Orators added to convocation

Wanted: volunteers to serve as university orators at convocation. Job requires a good speaking voice, and ability to pronounce names correctly. Lunch will be provided.

Changes to convocation will soon see the traditional post of orator incorporated into the ceremony at the University of Saskatchewan.

Making use of orators to read the names of degree recipients has been suggested from time to time, said University Secretary Lea Pennock, and now, with enormous convocation ceremonies each spring, the idea is finally taking hold. “It’s a way of dividing up the speaking responsibilities and the hand shaking which, with seven ceremonies, is a lot for any president.”

Currently, college deans read the names of degree recipients who then receive their parchment from the president. By having orators take over the name reading, deans will be able to present degrees themselves, an idea they enthusiastically support as a way to more closely connect with students, said Pennock.

The position of public orator dates back hundreds of years, particularly in the United Kingdom. Oxford University appointed its first orator in 1564 with responsibility for presenting honourary degrees, giving an oration for each person honoured.

The job also required composing addresses and letters, and giving speeches at important academic events, often in Latin.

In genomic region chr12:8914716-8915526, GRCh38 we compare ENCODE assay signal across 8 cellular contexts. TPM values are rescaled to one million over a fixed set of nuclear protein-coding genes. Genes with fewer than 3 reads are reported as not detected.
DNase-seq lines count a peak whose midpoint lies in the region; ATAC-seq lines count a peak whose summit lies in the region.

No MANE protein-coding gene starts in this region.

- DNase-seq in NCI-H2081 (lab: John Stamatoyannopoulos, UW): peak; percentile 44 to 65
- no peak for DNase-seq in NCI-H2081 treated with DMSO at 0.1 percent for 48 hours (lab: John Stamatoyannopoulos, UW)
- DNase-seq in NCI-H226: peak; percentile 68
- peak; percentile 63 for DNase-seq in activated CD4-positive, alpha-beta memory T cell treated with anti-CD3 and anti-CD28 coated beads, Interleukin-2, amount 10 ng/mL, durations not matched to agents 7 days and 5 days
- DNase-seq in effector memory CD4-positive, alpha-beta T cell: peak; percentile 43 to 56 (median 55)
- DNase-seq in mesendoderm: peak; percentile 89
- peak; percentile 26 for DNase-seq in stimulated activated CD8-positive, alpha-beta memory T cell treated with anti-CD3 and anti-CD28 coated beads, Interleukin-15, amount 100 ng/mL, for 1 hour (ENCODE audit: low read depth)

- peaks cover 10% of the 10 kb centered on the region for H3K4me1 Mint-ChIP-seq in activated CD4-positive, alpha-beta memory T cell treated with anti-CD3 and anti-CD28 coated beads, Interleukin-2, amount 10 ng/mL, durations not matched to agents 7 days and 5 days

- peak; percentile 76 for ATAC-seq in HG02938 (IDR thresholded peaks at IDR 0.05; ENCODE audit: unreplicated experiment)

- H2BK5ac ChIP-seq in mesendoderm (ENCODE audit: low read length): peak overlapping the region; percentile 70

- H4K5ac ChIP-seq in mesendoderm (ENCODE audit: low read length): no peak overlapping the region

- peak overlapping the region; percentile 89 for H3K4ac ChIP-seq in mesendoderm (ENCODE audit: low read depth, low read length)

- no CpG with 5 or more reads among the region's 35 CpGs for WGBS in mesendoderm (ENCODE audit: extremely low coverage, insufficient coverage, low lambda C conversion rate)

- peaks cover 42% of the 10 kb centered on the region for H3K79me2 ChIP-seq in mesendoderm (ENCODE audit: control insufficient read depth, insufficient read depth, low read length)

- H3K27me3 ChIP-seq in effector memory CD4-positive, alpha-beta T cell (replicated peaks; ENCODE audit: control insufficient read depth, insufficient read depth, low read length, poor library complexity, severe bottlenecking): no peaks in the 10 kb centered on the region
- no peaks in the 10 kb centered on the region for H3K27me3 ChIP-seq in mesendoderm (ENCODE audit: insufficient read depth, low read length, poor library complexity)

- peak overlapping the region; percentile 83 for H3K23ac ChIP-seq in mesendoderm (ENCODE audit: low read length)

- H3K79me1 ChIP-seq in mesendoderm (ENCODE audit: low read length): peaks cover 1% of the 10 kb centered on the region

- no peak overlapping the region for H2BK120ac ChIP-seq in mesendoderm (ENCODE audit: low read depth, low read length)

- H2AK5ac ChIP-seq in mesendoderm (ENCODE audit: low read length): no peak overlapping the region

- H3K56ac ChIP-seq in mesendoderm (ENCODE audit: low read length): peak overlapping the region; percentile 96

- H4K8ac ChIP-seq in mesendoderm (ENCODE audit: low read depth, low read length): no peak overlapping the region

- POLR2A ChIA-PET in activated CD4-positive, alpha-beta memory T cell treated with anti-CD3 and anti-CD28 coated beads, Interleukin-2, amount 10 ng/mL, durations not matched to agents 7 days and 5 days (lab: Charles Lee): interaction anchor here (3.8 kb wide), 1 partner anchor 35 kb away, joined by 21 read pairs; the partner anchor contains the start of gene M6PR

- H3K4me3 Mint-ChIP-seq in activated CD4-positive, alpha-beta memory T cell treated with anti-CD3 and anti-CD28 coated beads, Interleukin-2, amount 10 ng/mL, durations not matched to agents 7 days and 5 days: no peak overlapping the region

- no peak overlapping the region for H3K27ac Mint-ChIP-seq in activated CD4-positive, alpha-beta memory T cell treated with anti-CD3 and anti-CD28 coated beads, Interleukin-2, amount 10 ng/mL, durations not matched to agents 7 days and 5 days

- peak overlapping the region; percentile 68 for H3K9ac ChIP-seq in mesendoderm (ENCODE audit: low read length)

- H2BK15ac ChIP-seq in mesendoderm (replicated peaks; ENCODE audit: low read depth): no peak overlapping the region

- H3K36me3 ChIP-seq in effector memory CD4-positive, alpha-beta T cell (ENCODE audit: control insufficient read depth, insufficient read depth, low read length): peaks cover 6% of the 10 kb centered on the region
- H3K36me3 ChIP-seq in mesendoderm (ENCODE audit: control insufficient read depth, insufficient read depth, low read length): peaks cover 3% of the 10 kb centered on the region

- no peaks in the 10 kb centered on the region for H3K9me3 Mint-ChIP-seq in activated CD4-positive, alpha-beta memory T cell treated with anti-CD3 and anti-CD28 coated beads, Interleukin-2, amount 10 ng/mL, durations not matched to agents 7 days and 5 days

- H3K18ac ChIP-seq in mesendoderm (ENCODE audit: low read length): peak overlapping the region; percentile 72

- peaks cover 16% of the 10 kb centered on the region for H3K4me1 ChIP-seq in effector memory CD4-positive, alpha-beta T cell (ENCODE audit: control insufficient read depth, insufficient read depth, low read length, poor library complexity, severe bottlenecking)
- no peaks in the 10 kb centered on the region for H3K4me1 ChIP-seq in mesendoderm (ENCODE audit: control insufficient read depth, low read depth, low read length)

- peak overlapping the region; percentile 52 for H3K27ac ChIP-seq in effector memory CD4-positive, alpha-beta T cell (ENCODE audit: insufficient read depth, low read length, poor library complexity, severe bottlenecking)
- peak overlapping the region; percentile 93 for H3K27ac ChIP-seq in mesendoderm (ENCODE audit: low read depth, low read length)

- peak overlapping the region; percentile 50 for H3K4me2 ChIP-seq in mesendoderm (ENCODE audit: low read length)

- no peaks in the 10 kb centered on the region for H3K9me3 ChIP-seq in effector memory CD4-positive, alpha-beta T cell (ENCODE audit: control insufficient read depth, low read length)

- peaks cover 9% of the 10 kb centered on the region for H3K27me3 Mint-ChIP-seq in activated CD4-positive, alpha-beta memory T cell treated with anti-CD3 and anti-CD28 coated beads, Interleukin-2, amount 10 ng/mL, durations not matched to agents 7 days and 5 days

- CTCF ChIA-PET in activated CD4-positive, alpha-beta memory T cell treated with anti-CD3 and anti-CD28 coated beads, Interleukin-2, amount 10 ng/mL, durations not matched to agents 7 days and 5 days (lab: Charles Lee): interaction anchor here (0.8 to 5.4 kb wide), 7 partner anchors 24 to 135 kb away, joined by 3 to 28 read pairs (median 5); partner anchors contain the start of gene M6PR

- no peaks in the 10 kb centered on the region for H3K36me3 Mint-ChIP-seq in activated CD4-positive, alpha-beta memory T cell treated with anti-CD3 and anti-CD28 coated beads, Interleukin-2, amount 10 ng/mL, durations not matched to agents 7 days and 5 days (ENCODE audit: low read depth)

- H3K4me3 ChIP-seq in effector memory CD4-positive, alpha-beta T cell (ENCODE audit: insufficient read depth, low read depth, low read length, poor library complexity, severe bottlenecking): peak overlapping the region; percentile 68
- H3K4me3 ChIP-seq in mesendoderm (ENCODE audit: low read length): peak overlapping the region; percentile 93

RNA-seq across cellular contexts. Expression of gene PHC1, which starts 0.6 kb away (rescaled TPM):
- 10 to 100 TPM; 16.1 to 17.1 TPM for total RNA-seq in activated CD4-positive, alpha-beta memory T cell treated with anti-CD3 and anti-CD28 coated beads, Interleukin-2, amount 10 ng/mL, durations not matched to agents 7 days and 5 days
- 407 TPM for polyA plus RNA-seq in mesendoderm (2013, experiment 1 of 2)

Public orators are used less often in North America although they do exist, said Pennock. The Universities of Victoria and New Brunswick are two examples of Canadian institutions that make use of orators in convocation ceremonies.

Russel Isinger, the university registrar who works with Pennock organizing convocation, said the position requires a good resonant voice, consistent pacing in speech, attention to detail so no “with distinction” or “with great distinction” is missed, and good pronunciation skills “because we have a lot of very challenging student names. We always want our convocation ceremonies to be perfect and that means getting students’ names right.”

Several volunteer orators will be required because of the large number of convocation ceremonies; six or eight people in the role would be ideal, said Pennock. “We’re hoping to recruit people from the university but not necessarily just faculty members. Orators could be staff or students as well.”

Although the position is voluntary, the selection will involve an audition. Pennock also promised lunch for those orating at convocation. As an added perk, “people would get to put on their CV that they’re the university orator. And once we have an orator, I wouldn’t rule out other things we might get them to intone.”

Anyone interested in auditioning for the position of university orator are invited to contact either Pennock or Isinger for details.

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